August 3, 2013

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Slicing the Apennines

image by Daniel Chang, Hong Kong Sai Kung

What has happened to the Apennine Mountains? They appear to have been sliced into a series of long, generally parallel slabs. You can easily see linears cutting through the mountains, and the front of the Apennines - where they face Mare Imbrium - is jagged with offsets. It appears that strike-slip faults - where one side of a fault moves to the right or left of the other - was common. Most other lunar faults have more of an up-down movement, for example, the Straight Wall and Cauchy faults, and indeed the Apennines themselves, that moved up relative to the mare side. No other basin rim is faulted in this way. The Cordillera rim of the Orientale Basin is irregular with scallops and perturbations to its ideal circularity, but it is not broadly cut by a series of parallel faults as the Apennines are. Nor is the Altai scarp. Something unique happened to the Apennines. The Apennines are nearly opposite to the direction that the Imbrium-forming projectile came from, according to Pete Schultz' proposal that the basin formed by an oblique impact. Since the Apennine side would be where the horizontal forces would be greatest is it possible that the foreward momentum of the impact ruptured the crust into the slabs we see today?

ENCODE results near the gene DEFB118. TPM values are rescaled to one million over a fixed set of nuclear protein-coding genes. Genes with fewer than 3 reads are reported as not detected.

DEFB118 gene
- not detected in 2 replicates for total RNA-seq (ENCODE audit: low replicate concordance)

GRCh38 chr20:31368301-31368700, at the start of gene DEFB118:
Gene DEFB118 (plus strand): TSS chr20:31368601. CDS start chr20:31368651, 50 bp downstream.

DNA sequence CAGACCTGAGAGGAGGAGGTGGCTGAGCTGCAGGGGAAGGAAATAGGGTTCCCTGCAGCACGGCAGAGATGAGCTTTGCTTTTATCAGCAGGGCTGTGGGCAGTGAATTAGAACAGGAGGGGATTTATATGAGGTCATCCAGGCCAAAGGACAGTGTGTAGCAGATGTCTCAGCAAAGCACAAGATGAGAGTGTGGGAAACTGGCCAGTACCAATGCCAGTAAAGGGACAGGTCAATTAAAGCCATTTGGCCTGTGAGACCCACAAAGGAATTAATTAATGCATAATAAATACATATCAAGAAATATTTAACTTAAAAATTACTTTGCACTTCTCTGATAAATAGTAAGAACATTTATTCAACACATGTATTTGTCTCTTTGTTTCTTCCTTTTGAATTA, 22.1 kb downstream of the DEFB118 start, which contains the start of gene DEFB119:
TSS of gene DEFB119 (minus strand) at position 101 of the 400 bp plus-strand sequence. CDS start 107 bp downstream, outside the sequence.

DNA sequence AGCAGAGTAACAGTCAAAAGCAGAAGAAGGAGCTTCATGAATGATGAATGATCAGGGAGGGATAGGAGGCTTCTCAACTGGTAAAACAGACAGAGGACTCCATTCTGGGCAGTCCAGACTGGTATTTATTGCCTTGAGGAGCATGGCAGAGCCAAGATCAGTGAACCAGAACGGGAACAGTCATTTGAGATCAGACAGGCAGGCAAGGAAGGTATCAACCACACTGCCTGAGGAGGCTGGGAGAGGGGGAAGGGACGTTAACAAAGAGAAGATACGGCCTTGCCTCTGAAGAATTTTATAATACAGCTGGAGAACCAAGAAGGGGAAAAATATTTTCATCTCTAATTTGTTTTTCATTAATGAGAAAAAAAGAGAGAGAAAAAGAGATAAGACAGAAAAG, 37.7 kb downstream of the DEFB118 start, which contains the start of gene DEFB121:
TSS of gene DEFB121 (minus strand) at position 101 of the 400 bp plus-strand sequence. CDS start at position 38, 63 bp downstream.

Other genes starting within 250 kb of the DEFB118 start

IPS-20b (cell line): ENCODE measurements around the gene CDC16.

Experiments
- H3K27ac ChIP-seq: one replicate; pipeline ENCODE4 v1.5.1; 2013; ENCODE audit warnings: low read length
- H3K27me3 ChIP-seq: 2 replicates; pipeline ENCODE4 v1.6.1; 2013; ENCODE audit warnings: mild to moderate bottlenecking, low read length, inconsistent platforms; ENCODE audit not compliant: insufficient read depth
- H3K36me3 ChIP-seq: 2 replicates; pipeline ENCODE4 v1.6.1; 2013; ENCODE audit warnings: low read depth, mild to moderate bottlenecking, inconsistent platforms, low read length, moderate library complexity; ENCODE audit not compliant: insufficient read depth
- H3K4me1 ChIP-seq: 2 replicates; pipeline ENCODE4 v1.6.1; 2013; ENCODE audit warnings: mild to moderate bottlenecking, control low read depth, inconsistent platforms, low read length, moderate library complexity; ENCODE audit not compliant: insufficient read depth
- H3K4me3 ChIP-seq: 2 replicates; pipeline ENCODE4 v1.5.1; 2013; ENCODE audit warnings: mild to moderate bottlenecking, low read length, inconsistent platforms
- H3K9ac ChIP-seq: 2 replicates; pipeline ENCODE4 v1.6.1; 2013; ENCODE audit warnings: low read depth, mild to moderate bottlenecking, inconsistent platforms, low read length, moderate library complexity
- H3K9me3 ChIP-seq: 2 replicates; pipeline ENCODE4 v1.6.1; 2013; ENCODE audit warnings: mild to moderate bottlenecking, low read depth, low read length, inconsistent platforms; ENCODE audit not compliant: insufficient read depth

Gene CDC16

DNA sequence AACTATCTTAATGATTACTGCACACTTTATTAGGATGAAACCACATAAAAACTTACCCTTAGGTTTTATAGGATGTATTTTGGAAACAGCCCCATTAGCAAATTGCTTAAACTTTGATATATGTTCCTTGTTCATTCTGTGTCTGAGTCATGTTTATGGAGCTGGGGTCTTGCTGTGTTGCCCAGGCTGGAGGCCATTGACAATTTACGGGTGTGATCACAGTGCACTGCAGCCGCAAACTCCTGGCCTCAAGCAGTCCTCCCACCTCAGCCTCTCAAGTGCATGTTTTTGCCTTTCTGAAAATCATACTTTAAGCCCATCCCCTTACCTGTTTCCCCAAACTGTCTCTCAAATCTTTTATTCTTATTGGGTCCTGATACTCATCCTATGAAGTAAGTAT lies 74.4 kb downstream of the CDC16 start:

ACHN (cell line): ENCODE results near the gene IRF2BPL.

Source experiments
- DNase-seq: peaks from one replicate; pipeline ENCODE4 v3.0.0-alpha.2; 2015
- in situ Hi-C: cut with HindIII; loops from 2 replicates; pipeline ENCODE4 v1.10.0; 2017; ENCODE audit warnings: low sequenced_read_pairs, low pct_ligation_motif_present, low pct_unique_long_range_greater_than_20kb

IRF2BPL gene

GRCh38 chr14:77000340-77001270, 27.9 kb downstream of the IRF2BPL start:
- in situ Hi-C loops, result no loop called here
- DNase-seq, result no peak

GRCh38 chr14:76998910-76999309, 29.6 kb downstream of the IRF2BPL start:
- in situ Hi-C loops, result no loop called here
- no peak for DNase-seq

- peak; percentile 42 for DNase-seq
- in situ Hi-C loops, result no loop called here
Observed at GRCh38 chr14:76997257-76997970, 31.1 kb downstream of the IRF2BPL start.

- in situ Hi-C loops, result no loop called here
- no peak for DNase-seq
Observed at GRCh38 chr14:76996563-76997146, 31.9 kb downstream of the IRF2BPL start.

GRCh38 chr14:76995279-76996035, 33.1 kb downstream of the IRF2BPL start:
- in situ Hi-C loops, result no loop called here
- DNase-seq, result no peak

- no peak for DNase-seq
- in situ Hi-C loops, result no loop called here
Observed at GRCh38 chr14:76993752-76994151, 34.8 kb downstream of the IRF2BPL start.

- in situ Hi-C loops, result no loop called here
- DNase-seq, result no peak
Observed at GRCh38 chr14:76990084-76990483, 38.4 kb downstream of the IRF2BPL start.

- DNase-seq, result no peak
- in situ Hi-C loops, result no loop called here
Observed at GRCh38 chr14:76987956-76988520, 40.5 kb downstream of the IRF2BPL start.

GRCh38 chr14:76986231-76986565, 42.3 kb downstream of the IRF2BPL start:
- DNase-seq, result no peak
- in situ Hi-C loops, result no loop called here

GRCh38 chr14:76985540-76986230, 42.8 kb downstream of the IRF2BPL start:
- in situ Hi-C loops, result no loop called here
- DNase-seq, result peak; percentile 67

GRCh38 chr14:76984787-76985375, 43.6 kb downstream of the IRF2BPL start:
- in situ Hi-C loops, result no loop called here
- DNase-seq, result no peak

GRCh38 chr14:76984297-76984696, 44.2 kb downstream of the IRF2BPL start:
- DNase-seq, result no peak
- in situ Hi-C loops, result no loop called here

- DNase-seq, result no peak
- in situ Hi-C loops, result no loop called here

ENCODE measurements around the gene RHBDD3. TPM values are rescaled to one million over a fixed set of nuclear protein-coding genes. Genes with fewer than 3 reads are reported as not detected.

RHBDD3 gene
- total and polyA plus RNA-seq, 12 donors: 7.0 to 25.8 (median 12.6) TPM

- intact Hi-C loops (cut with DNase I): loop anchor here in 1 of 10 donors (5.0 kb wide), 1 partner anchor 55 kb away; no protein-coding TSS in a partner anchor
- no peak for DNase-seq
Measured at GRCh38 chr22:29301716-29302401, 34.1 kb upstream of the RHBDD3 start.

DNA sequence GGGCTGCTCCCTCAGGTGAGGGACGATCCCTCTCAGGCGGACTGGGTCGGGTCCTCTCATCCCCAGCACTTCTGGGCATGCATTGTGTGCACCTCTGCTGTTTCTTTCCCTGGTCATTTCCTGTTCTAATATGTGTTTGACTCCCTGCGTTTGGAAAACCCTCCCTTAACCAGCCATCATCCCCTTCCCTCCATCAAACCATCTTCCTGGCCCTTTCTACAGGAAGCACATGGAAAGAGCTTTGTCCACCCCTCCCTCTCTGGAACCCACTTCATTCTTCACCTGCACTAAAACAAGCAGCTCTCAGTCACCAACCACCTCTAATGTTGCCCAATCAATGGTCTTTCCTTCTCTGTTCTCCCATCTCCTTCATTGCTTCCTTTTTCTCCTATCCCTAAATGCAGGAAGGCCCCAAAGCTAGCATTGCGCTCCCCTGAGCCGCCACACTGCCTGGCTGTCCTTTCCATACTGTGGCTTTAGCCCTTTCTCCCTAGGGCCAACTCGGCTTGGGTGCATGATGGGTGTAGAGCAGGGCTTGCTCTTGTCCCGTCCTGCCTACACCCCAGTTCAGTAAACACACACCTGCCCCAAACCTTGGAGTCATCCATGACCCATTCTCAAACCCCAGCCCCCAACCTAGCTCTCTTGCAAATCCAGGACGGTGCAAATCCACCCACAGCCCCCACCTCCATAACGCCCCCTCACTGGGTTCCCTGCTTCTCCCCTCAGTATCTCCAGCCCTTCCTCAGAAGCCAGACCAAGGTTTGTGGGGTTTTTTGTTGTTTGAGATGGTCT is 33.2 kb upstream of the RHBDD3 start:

Chuck Wood

Technical Details
2013-07-28 20:18UT. Takahashi Mewlon 180mm f/12; focal length f/2,160 mm + x3 = 6,480mm + ASI 130MM 1280 x 1040 camera, 1/30s Total : 4 AVI stacked: 500 frames x 1 = Mosaics 4 frames x 1. Stacked & processed with PTGui RegiStax 6 & PS.

Related Links
21st Century Atlas charts 11 & 18.

Yesterday's LPOD: Plato in My Dreams

Tomorrow's LPOD: Cleo 3


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